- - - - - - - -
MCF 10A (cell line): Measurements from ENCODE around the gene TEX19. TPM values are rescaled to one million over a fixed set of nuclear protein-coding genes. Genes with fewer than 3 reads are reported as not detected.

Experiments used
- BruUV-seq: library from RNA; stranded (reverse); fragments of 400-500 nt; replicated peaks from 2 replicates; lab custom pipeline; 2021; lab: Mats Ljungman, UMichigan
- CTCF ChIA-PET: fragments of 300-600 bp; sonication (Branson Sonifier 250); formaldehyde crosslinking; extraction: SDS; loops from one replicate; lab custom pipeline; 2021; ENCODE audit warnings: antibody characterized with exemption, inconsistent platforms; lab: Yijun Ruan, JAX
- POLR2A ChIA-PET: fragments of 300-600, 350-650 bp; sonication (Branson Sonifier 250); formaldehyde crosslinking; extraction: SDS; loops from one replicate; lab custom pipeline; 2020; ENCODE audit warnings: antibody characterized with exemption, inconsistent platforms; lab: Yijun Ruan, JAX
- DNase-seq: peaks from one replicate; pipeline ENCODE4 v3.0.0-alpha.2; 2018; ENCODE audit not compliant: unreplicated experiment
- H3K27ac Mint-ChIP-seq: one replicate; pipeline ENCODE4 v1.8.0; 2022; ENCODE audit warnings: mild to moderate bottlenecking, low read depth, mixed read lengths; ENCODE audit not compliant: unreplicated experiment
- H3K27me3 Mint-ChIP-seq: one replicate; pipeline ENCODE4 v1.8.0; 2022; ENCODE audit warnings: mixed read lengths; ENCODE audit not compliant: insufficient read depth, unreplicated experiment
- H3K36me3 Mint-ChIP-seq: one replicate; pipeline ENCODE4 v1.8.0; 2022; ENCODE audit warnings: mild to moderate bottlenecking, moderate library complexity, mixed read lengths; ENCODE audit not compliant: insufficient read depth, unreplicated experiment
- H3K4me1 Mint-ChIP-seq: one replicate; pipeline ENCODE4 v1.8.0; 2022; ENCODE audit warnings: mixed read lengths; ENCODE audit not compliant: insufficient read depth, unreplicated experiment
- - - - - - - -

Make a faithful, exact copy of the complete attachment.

MCF 10A (cell line): Measurements from ENCODE around the gene TEX19. TPM values are rescaled to one million over a fixed set of nuclear protein-coding genes. Genes with fewer than 3 reads are reported as not detected.

Experiments used
- BruUV-seq: library from RNA; stranded (reverse); fragments of 400-500 nt; replicated peaks from 2 replicates; lab custom pipeline; 2021; lab: Mats Ljungman, UMichigan
- CTCF ChIA-PET: fragments of 300-600 bp; sonication (Branson Sonifier 250); formaldehyde crosslinking; extraction: SDS; loops from one replicate; lab custom pipeline; 2021; ENCODE audit warnings: antibody characterized with exemption, inconsistent platforms; lab: Yijun Ruan, JAX
- POLR2A ChIA-PET: fragments of 300-600, 350-650 bp; sonication (Branson Sonifier 250); formaldehyde crosslinking; extraction: SDS; loops from one replicate; lab custom pipeline; 2020; ENCODE audit warnings: antibody characterized with exemption, inconsistent platforms; lab: Yijun Ruan, JAX
- DNase-seq: peaks from one replicate; pipeline ENCODE4 v3.0.0-alpha.2; 2018; ENCODE audit not compliant: unreplicated experiment
- H3K27ac Mint-ChIP-seq: one replicate; pipeline ENCODE4 v1.8.0; 2022; ENCODE audit warnings: mild to moderate bottlenecking, low read depth, mixed read lengths; ENCODE audit not compliant: unreplicated experiment
- H3K27me3 Mint-ChIP-seq: one replicate; pipeline ENCODE4 v1.8.0; 2022; ENCODE audit warnings: mixed read lengths; ENCODE audit not compliant: insufficient read depth, unreplicated experiment
- H3K36me3 Mint-ChIP-seq: one replicate; pipeline ENCODE4 v1.8.0; 2022; ENCODE audit warnings: mild to moderate bottlenecking, moderate library complexity, mixed read lengths; ENCODE audit not compliant: insufficient read depth, unreplicated experiment
- H3K4me1 Mint-ChIP-seq: one replicate; pipeline ENCODE4 v1.8.0; 2022; ENCODE audit warnings: mixed read lengths; ENCODE audit not compliant: insufficient read depth, unreplicated experiment